Every two years Barcelona becomes the place to be for all video games translators and researchers. Finally, last week the long expected Fun For All: III International Conference on Translation and Accessibility
in Video Games and Virtual Worlds took off
in the sunny centre of Barcelona and brought together game localisation specialists, translators, researchers and enthusiasts. I had the chance to be a part of it, and here is a short overview of the event and its main takeaways.
• Fun For All is organised every two years by Universitat Autònoma de Barcelona.
• This year the event was held on 13th and 14th March in Residencia
d’Investigadors, in Barcelona.
• It featured 8 panels, 2 keynote lectures, 38 speakers.
• The topics covered both academia and industry related issues.
What struck me the most was the overall friendly and relaxed atmosphere. Well,
it couldn’t have been the opposite, as the conference was organised by a group
of cheerful and enthusiastic people with extensive experience in game localisation. The topics ranged from game accessibility and serious games, through localisation of cultural references and feminist localisation to localisation quality and culturalisation.
1) Cultural elements play crucial role in game localisation. Even one small item (e.g. a short audio file) may contribute to product failure and sabotage long years of work, as in the case of Kakuto Chojin. Thus, game publishers and developers should be aware of culturalisation when manufacturing products for the global market.
2) Video games based rehabilitation still needs a lot of research. Video games tend to be more motivational compared to traditional rehabilitation. Especially in physical rehabilitation for patients with brain injury games may be
a powerful tool, but still more feedback is need to assess their effectiveness.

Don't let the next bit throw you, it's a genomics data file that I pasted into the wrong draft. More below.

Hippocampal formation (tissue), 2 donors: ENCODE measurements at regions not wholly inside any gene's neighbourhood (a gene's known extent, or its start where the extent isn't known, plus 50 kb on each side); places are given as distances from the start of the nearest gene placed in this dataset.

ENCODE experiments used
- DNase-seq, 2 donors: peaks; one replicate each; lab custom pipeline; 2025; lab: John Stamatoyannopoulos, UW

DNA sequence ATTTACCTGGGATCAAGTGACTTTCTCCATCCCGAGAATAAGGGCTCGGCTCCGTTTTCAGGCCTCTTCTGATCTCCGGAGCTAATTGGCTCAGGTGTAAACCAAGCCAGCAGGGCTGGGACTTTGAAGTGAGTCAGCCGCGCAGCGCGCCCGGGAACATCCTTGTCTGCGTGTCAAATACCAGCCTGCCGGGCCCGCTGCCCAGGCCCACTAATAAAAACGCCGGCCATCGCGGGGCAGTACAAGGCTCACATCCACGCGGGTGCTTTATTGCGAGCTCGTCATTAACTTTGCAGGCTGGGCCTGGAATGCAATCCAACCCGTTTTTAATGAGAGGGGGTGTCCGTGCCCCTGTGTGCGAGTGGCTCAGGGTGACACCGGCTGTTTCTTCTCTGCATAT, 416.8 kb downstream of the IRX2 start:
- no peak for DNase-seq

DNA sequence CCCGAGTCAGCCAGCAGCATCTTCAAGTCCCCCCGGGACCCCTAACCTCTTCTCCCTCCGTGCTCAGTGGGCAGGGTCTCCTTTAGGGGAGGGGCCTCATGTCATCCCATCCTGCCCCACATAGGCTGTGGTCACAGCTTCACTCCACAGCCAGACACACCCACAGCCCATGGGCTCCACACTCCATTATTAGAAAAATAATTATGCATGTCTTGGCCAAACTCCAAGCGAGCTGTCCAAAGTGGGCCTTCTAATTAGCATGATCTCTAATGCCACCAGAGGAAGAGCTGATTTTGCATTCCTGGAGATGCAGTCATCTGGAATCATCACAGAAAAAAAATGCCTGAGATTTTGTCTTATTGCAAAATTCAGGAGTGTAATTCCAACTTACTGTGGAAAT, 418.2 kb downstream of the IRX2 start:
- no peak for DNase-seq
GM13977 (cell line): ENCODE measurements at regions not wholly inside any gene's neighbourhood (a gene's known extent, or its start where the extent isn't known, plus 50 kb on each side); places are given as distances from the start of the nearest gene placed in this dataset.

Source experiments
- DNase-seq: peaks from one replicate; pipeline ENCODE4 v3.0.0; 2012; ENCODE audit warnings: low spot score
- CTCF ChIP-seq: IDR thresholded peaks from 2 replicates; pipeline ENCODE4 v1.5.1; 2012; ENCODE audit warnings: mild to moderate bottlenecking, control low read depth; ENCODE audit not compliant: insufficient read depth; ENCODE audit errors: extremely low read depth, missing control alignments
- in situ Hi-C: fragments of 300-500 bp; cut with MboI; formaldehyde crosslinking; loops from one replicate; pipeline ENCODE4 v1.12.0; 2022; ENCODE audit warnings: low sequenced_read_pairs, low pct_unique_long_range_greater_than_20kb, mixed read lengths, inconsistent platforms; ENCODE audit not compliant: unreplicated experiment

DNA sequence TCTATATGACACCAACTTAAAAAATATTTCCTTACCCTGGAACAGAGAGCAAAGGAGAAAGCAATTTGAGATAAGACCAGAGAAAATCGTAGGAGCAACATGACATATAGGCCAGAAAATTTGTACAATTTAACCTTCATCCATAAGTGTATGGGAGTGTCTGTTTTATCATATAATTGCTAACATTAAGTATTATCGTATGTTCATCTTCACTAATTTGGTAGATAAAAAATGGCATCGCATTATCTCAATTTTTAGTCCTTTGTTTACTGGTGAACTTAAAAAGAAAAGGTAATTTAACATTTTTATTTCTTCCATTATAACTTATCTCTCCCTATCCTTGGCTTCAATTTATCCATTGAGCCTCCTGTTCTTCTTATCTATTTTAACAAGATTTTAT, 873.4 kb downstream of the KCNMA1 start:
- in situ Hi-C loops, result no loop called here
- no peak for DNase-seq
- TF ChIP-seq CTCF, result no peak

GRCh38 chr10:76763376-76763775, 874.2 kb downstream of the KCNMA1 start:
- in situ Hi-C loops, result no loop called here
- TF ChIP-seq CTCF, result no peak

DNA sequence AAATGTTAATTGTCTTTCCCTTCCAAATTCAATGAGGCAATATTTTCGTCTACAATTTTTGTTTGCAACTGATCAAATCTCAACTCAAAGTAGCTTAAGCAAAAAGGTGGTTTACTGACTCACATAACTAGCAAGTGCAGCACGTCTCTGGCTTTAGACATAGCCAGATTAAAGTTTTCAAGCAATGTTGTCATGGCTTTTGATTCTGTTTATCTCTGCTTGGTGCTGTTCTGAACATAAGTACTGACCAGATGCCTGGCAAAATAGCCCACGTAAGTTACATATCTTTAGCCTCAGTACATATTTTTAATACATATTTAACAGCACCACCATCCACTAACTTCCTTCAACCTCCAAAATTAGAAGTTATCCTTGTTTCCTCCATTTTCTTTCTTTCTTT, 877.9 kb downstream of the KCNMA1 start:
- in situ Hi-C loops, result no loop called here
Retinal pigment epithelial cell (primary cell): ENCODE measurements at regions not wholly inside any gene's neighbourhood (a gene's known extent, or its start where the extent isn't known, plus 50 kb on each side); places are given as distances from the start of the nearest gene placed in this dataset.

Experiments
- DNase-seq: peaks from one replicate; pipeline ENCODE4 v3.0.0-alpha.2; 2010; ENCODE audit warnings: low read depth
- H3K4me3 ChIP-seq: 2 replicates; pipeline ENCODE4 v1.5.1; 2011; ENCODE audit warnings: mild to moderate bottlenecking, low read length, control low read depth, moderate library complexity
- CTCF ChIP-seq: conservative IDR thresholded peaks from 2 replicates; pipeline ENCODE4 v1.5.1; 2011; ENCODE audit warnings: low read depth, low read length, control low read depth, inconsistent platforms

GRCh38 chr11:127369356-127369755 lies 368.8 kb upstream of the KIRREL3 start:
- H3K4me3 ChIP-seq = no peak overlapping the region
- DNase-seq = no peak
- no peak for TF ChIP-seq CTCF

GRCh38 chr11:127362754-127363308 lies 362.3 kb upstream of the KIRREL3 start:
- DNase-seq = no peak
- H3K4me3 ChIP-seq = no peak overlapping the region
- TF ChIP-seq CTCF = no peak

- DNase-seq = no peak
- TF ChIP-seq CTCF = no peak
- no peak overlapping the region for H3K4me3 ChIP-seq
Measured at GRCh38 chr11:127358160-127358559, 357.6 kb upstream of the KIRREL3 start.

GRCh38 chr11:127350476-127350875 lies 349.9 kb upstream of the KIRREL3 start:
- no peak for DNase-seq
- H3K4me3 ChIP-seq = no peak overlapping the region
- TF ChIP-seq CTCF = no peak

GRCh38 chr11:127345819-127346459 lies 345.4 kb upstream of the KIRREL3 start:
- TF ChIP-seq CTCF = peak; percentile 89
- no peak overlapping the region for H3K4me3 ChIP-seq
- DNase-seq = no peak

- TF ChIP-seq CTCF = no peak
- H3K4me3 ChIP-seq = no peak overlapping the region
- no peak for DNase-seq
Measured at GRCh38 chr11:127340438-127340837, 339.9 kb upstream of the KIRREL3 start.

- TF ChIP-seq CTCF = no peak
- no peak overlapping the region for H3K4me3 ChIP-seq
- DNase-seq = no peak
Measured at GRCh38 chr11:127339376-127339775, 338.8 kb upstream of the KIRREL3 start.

3) The right balance between loyalty and creativity is important to preserve the gameplay experience. One of the biggest challenges of game localisation is the proper transcreation of cultural elements. Successful solutions can be achieved if creativity and translator’s freedom are balanced with the loyalty to the original.
4) Localising for the 47 % female gamers may be the best localisation decision possible. While most of the games are developed and localised with male gamers in mind, the number of female players increases. Thus, localisation efforts can’t be limited to economically viable “locale”, overlooking the needs and expectations of the female gamers. Solutions as easy as adding female lead characters can be a real game changer.
5) Correct internationalisation is the key to qualitative game localisation. As obvious as it may seem, not all game developers are aware of the need of proper internationalisation that will help to avoid localisation bugs. Ensuring extra menu space for localisation in other languages, adding extra variables for male and female adjective forms, or using a font that supports all special characters are just a few examples of the internationalisation best practices.
On a personal note, I think the focus of the conference shifted too much towards research and academia, leaving the practical issues slightly in the shade. All in all, the event was worth waiting for and now it’s time to start the countdown to Fun For All 2016!
(Photo by D. Pawlak)